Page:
The Space Between Us
India Inc is better off avoiding the flawed US practice of unrealistically high CEO compensation
The debate between Infosys’ founders and the current management and board about senior management compensation can be an important signpost for corporate governance in the country.
The key question is, should shareholders, corporate governance activists and policymakers allow India Inc to transplant some of the ugly corporate governance practices from Corporate America? While the moral aspects to mimicking such ugly features in a country significantly poorer than the US remain open to debate, I will focus on economic aspects.
Wink and Hoodwink
Between 1992 and 2000, following the bull run in US stock markets, the average real (inflation-adjusted) pay of chief executive officers (CEOs) of S&P 500 firms more than quadrupled, climbing from $3.5 million to $14.7 million. This growth of executive compensation far outstripped compensation for other employees. In 1991, the average large-company CEO in the US received about 140 times the pay of an average worker; in 2003, this ratio was about 500:1.
When compared to the value added by an average employee, did the valueadd by the CEO of an S&P 500 firm quadruple in just eight years? What super-diet did the CEOs of S&P 500 firms consume from 1992 to 2000 to quadruple their relative contribution? Did such a super-diet quadruple a CEO’s strategic thinking abilities?
Since none of us has heard about any such super-diet hitting retail outlets, it is safe to conclude that such quadrupling represented the outcome of a game that gets fixed between the CEO and pliant board. Academic research,summarisedinBebchuk(2004), has provided robust evidence of such match-fixing. “In judging whether Corporate America is serious about reforming itself, CEO pay remains the acid test. To date, the results aren’t encouraging, Warren Buffett said.
In an ideal world, a CEO would get paid commensurate to the value he or she adds to the firm. The board would design the compensation to provide strong incentive to the CEO to contribute to shareholder value. But this represents a Utopian concept. First, for various reasons, directors in a firm support arrangements favourable to the company’s top executives. Social and psychological factors contribute to this phenomenon.
Second, limited time and resources often make it difficult for even wellintentioned directors to do their paysetting job properly. When not well prepared for the ensuing battle, directors can often choose peace within the boardroom.
Finally, CEOs exert considerable power in shaping their pay packages and those directly reporting to them. Research shows that CEOs’ influence over directors enables them to obtain “rents” — benefits greater than those commensurate to the true estimate of the value they add to the company.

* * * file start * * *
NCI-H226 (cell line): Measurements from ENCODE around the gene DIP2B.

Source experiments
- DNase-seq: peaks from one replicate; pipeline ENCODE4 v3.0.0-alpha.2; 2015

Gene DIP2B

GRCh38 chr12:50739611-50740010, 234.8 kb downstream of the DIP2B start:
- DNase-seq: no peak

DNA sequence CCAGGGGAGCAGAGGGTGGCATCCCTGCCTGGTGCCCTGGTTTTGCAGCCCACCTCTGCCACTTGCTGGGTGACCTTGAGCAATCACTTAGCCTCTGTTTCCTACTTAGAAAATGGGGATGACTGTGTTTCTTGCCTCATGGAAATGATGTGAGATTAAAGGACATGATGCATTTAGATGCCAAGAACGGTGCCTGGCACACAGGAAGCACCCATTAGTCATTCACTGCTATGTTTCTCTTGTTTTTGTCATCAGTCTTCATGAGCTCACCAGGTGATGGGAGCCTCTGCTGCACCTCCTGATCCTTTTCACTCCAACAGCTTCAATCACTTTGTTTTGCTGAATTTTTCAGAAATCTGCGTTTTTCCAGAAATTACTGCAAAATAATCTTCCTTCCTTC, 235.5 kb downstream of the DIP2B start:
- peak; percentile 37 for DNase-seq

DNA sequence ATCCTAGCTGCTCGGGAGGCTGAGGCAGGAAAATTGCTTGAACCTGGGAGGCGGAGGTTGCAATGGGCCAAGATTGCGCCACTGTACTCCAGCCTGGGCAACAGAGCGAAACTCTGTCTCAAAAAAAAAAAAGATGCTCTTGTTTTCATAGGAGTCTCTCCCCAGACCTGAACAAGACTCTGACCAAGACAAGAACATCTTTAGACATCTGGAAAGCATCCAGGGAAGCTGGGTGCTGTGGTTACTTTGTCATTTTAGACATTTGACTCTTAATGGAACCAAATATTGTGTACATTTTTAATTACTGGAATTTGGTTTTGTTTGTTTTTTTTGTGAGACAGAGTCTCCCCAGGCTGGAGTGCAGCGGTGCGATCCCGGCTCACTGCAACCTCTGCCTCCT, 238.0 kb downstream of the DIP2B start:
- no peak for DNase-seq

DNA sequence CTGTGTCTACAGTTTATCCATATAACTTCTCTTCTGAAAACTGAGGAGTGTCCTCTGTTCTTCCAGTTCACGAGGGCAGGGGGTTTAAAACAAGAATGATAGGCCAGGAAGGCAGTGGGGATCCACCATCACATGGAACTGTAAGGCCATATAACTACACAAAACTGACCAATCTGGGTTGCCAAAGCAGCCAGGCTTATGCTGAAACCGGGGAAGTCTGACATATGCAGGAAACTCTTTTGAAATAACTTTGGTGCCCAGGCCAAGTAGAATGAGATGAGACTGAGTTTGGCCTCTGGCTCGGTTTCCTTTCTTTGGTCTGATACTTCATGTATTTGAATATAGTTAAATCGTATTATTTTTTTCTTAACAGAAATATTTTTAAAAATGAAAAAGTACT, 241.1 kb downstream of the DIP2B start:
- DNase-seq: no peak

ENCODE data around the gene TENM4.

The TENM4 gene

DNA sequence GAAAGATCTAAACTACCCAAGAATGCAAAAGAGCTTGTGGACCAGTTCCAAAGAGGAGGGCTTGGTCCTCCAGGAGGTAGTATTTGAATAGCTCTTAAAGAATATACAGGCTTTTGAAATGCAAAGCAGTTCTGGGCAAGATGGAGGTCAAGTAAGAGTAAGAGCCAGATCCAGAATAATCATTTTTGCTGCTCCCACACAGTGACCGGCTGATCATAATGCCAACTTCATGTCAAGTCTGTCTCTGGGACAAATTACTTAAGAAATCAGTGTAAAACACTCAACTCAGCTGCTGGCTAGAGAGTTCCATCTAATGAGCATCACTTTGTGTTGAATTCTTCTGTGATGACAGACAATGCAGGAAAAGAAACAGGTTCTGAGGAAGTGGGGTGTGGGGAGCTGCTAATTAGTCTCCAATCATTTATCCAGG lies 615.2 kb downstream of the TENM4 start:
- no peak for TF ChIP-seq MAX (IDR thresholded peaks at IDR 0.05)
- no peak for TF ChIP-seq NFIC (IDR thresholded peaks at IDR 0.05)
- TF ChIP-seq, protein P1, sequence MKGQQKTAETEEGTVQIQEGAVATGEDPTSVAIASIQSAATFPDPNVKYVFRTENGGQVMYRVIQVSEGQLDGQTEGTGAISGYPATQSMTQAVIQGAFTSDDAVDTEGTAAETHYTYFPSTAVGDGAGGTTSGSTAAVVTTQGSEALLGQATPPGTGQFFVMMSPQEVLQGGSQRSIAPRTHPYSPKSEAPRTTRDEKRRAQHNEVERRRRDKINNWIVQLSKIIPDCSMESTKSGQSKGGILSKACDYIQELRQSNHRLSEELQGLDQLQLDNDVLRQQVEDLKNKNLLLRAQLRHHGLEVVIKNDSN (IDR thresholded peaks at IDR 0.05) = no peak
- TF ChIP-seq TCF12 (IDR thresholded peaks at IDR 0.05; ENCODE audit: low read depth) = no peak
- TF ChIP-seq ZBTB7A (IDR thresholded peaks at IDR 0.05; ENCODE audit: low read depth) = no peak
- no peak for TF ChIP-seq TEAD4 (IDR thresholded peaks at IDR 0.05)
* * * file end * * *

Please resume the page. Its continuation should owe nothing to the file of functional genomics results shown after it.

These findings followed research on CEO pay in the US after the spate of corporate scandals that began in late 2001 and shook confidence in the performance of public company boards. Research now recognises that many boards have employed compensation arrangements that do not serve shareholders’ interests. Flawed compensation arrangements have been widespread, and systemic, stemming from defects in the underlying governance structure.
CEOs Strike Oil
No one objects to CEO pay that fairly links it to firm’s performance. The problem stems with the fixing of this gamethroughwhichCEOsgetpaidin ways unrelated to firm performance. CEOs in US firms have used their influence to obtain higher compensation through arrangements that have substantiallydecoupledpayfromperformance. For instance, oil company CEOs get paid significantly more when the crude oil price increases — an outcome in which the oil company CEO had no role. Most CEOs get paid more when the average stock market performs well; again, the CEO had no role to play in the stock market’s performance.
A large portion of CEO pay comes in forms other than equity, such as generous severance packages, salary and bonus, which correlate weakly with firms’ industry-adjusted performance. Examining the correlation with industry-adjusted performance is important because industry-level growth is, again, another outcome that the CEO cannot contribute to. Such compensation has been generouslyawardedeventomanagerswhose performance was mediocre relative to other executives in their industry.
Equity-based compensation can inprinciple provide CEOs with desirable incentives. But, in practice, equitybased plans have enabled CEOs in the US to reap substantial rewards even when their performance was merely passable or even poor. In addition, firms have given executives broad freedom to unload options and shares, a practice that has been beneficial to executives but costly to shareholders.
Thus, academic research underlines the fact that CEO pay is the outcome of a game that gets fixed between the CEO and pliant boards. Given this evidence in the US, Sebi and corporate governance activists must watch the developments at Infosys carefully and ensure that some rotten governance practices in the US do not develop root in India.
The writer is associate professor of finance, Indian School of Business, Hyderabad
I’m going to earth, I’ll launch a startup and earn billions as CEO in a few years